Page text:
The Guardian has given the new Netflix documentary a 1 star rating, a described it as a “blatant cash-in” and “a rehash”. I’m not sure that’s all it is though, especially since – by the end of the same article – the reporter’s sympathies are clearly with the McCanns. In fact the Netflix documentary isn’t simply a rehash, even if it does a lot of rehashing. Much of the rehashing purports a particular narrative. TCRS regards that narrative as bogus [the sex-trafficking spiel which indirectly resurrects the little girl into imputed sexual slavery]. But to dismiss the entire documentary as a greedy, thoughtless cash-grab is simplistic and false as well.
The documentary has a sly intent, which is to gradually manipulate audiences and plant the seed that somewhere out there, Madeleine is moving around and living out her life, and that there is always hope. This pitch starts from the very first frame, and the first false facts [broken shutters etc] follow in short shrift shortly thereafter.
A few general observations from Episode 1: BENEATH THE TRUTH
- Aerial drone footage provides some refreshing spatial context to the greater crime scene of Praia da Luz. One of the opening sounds, ironically – given the use of the raven motif in DOUBT – is the cawing of birds over the Ocean Club crime scene.
- A random family with children is seemingly selected to “voyeur” through the sights and sounds of Praia da Luz to get a feel for what it was like to be there when the McCanns were holidaying in May 2007. The family featured in the documentary happened to be in Luz when the incident around Madeleine McCann occurred, as well.
- Despite Gerry and Kate not participating in the documentary, within the first few minutes we see familiar footage of their faces. The very first view of Gerry is very early on where he is doing his rounds as a respectable doctor in a hospital in Leicester.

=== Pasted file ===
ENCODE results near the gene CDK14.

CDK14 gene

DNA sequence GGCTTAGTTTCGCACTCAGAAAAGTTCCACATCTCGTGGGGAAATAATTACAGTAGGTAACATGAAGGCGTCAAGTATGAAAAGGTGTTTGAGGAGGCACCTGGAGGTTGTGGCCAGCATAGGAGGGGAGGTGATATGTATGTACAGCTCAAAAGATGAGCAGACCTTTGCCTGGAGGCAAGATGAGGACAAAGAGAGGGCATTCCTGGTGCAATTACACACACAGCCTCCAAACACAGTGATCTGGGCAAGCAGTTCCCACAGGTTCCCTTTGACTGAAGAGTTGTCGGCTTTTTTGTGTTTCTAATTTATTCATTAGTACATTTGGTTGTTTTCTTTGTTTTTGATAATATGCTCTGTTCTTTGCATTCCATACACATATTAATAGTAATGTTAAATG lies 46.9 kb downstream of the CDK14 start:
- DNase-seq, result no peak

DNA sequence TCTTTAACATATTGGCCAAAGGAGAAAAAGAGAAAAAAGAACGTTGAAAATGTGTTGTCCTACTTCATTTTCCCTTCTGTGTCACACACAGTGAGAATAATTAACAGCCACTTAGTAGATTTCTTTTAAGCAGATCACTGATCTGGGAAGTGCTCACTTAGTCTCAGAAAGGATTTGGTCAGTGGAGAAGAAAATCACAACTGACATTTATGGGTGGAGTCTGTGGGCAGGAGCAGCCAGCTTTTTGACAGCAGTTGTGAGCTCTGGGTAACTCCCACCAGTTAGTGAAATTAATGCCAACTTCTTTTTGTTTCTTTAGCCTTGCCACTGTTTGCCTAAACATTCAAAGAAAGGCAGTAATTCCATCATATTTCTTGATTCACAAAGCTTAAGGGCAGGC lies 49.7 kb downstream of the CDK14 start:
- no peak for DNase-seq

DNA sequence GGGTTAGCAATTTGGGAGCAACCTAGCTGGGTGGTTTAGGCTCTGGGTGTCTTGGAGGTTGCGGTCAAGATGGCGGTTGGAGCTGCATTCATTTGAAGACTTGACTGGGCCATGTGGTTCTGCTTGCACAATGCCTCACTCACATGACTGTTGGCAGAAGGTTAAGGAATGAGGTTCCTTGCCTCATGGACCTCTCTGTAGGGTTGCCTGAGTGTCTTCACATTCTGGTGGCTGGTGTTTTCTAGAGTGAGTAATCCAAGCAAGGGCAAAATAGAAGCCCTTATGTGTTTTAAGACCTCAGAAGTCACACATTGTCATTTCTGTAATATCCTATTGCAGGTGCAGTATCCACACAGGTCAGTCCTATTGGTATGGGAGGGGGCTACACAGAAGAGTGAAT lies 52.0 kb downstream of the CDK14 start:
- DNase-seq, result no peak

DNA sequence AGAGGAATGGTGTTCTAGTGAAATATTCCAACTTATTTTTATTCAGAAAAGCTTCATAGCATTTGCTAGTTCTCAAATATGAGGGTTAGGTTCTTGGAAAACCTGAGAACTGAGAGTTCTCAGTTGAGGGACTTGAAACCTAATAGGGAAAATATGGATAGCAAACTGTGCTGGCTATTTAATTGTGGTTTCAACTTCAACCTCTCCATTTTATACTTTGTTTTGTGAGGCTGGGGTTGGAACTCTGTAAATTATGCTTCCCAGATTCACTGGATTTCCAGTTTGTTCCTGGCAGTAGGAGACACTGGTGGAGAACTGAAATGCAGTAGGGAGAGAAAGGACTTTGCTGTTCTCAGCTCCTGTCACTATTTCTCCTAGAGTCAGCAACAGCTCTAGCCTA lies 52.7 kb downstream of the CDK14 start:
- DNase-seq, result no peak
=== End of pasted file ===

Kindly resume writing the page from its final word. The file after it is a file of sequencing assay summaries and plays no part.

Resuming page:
- The sympathy narrative is also established early on, with a woman’s voice intoning about how the couple were desperate to have children, finally resorting to IVF. At this stage it’s not made explicit that actually Madeleine had two siblings at the time, and both were present in the same apartment bedroom when she was “abducted”. It should also be noted that post abduction, none of the younger children woke up, in spite of a chaotic cacophony playing out around them. The idea of the children being sedated is not new, although some stories about rows and sedatives have since been removed online, but will it be mentioned in other episodes of this “definitive” documentary?
- A pair of journalists are also selected who know the story “inside out”. Initially they’re not identified.
- We’re told ahead of time that this case is a confusing jumble, and a lot of different faces are quickly implied as suspects – a Russian, a neighbor etc.
- Kate McCann’s voice provides voice over as the camera pans over Praia da Luz. She sounds like a normal mother who wanted to have a nice, fun holiday with her children. They can have fun [separately] and so can the adults [somewhere else].
- There’s a nice little clip of the kids heading up the stairs onto the plane – which is from old, grainy cell phone footage. When Madeleine stumbles a voice can be heard saying kindly, protectively, “Oopsie daisy”. Is it Gerry’s voice? Neither parents are anywhere in sight during this footage.
- In another clip of Gerry on the bus by the same cameraman, it’s cut off in the documentary right at the point where Gerry moans on camera that’s he’s not on holiday. The cameraman actually points out on camera in the original footage that Gerry – sitting beside a row of kids – appears to be sulking and needs to “cheer up”. This nifty editing is the first clear indication that the documentary means to distort footage so as to present the McCanns in a misleadingly flattering light.